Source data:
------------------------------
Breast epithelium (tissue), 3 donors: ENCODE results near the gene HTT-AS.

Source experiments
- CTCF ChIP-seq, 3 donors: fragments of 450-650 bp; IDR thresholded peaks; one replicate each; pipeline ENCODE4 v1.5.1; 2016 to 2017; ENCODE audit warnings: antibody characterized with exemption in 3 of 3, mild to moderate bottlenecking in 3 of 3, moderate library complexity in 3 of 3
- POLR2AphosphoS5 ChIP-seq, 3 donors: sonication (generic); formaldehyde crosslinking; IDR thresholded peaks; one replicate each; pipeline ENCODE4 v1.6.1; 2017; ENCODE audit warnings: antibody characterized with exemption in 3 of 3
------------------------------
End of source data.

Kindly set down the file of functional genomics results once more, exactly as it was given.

Breast epithelium (tissue), 3 donors: ENCODE results near the gene HTT-AS.

Source experiments
- CTCF ChIP-seq, 3 donors: fragments of 450-650 bp; IDR thresholded peaks; one replicate each; pipeline ENCODE4 v1.5.1; 2016 to 2017; ENCODE audit warnings: antibody characterized with exemption in 3 of 3, mild to moderate bottlenecking in 3 of 3, moderate library complexity in 3 of 3
- POLR2AphosphoS5 ChIP-seq, 3 donors: sonication (generic); formaldehyde crosslinking; IDR thresholded peaks; one replicate each; pipeline ENCODE4 v1.6.1; 2017; ENCODE audit warnings: antibody characterized with exemption in 3 of 3